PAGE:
But the problem, at least as I see it, with that attitude, is that the gospels are political. You cannot read Scripture without being immersed in the political world. The very first thing my professor said in my first year political science class at university is that politics is about power and influence, the use and abuse of power, and that everything we do is an exercise, for good or ill, of power. If that is true, and 40 some years of pondering it would indicate to me that it is, then the Church is very much a political entity. The moment the Church proclaims: blessed are those who hunger and thirst after righteousness[1] or love your neighbour[2], or what does the Lord require of you but to do justice, and to love kindness, and to walk humbly with your God[3] as we heard on Sunday, then the Church plants herself in the world of politics because hunger, righteousness, love, neighbourliness, justice, kindness and humility are all about the exercise of power and influence and thus are political acts.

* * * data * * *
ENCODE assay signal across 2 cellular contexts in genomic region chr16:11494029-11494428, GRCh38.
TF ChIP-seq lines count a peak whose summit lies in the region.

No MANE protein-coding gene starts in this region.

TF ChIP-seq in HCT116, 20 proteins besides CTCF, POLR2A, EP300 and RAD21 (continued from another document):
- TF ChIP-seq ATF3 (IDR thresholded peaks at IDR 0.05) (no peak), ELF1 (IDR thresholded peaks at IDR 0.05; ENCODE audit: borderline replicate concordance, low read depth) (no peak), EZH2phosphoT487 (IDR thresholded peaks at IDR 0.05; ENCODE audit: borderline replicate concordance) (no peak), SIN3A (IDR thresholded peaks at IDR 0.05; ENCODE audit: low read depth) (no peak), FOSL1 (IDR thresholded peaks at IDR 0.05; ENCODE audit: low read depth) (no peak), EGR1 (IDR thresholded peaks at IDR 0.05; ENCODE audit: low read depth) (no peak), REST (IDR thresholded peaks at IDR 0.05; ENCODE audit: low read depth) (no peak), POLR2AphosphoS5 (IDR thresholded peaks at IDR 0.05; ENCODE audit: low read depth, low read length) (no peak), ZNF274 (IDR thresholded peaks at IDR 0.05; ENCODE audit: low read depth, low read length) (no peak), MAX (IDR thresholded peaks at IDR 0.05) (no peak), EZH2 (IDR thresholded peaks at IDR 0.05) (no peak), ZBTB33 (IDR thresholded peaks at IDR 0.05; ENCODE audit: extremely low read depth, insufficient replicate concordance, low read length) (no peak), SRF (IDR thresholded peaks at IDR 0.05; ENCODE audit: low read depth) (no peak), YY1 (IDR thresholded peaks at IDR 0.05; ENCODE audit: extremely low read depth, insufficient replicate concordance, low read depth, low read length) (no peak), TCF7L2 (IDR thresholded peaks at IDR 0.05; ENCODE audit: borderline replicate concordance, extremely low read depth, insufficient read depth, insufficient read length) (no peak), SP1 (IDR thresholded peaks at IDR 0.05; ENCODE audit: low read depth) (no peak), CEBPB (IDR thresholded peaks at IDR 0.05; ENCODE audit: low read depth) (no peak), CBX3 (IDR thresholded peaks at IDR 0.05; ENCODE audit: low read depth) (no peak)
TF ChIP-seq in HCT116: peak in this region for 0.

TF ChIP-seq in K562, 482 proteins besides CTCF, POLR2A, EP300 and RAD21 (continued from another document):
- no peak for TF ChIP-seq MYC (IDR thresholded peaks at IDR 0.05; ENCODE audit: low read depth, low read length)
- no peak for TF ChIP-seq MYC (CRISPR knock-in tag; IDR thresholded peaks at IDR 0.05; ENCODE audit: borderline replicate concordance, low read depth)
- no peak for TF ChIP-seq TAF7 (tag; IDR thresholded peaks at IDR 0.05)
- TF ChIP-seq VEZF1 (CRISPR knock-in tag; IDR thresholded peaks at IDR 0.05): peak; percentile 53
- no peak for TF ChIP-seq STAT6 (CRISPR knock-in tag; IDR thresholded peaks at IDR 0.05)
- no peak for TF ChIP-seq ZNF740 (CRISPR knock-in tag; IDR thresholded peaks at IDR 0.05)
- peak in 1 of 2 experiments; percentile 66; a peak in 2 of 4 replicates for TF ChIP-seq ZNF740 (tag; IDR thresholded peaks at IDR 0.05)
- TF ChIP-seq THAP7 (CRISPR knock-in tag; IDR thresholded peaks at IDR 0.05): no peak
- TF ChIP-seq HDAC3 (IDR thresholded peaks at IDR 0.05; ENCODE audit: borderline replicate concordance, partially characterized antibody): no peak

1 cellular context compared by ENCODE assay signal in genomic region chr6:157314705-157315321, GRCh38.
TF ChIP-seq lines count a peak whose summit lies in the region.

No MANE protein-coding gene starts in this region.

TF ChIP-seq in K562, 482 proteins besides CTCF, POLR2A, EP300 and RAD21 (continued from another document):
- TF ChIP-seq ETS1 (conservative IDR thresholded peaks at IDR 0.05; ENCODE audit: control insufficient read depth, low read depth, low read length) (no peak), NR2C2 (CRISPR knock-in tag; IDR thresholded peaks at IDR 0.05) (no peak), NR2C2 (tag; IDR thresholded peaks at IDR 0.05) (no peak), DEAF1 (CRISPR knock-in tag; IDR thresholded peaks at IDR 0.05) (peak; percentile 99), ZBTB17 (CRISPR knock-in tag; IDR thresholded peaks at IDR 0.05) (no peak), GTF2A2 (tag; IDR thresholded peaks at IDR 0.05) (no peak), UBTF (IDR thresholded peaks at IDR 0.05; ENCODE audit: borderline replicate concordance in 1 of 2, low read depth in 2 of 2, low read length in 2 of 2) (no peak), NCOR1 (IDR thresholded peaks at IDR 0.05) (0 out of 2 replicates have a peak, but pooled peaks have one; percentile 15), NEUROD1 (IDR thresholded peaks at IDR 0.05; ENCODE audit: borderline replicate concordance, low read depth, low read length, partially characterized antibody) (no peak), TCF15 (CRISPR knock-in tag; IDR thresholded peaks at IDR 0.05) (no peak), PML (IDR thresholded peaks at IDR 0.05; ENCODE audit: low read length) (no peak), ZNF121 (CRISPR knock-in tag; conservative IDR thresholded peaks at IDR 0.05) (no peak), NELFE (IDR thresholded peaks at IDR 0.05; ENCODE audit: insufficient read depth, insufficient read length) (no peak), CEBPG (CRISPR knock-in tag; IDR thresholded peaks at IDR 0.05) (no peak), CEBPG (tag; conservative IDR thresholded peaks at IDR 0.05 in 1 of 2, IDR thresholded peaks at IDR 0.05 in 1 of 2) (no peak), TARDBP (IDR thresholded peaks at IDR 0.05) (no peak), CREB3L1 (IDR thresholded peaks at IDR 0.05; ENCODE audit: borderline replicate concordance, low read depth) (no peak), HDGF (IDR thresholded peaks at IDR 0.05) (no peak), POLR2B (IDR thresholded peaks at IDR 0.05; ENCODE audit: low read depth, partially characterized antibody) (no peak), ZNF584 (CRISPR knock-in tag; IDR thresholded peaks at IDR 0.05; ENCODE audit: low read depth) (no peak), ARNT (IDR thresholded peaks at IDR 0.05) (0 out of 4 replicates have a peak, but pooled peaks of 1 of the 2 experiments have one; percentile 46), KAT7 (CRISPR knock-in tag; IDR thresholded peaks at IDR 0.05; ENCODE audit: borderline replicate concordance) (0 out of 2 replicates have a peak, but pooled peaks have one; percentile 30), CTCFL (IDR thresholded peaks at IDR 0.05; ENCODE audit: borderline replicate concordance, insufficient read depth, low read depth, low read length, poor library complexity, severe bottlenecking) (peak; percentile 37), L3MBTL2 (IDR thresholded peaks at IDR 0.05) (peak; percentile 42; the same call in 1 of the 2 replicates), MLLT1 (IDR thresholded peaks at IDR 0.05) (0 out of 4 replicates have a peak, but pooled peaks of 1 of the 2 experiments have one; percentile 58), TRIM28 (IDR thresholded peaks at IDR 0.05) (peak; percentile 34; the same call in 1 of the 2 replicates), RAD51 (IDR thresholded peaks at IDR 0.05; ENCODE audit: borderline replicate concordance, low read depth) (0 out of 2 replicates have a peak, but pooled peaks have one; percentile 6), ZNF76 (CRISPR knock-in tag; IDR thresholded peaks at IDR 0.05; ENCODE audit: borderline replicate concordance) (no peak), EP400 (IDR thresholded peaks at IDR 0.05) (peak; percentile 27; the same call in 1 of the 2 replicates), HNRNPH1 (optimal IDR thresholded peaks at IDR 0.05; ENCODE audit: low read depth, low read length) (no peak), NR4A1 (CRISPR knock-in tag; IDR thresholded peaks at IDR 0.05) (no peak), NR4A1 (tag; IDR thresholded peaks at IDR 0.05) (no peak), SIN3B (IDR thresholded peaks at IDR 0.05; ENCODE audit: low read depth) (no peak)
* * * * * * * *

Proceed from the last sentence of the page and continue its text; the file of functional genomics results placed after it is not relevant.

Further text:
With that in mind, the gospel appointed for today is an extremely political text, because both the larger story, that of Jairus and the healing of his sick daughter, as well as the story within the story, that of the woman with the hemorrhages, are stories about people using their influence in order to have Jesus exercise his power.